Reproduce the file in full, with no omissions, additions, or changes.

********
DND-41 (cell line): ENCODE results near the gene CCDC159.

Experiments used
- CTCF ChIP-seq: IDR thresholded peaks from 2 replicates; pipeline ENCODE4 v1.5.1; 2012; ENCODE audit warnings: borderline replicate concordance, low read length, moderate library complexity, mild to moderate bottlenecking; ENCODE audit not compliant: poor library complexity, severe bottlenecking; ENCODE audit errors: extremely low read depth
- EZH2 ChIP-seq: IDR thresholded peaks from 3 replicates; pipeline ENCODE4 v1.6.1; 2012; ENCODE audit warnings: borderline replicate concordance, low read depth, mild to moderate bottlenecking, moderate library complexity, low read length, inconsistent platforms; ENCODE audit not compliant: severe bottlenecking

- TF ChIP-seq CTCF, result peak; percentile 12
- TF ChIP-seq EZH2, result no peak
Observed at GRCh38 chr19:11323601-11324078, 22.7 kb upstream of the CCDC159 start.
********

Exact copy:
DND-41 (cell line): ENCODE results near the gene CCDC159.

Experiments used
- CTCF ChIP-seq: IDR thresholded peaks from 2 replicates; pipeline ENCODE4 v1.5.1; 2012; ENCODE audit warnings: borderline replicate concordance, low read length, moderate library complexity, mild to moderate bottlenecking; ENCODE audit not compliant: poor library complexity, severe bottlenecking; ENCODE audit errors: extremely low read depth
- EZH2 ChIP-seq: IDR thresholded peaks from 3 replicates; pipeline ENCODE4 v1.6.1; 2012; ENCODE audit warnings: borderline replicate concordance, low read depth, mild to moderate bottlenecking, moderate library complexity, low read length, inconsistent platforms; ENCODE audit not compliant: severe bottlenecking

- TF ChIP-seq CTCF, result peak; percentile 12
- TF ChIP-seq EZH2, result no peak
Observed at GRCh38 chr19:11323601-11324078, 22.7 kb upstream of the CCDC159 start.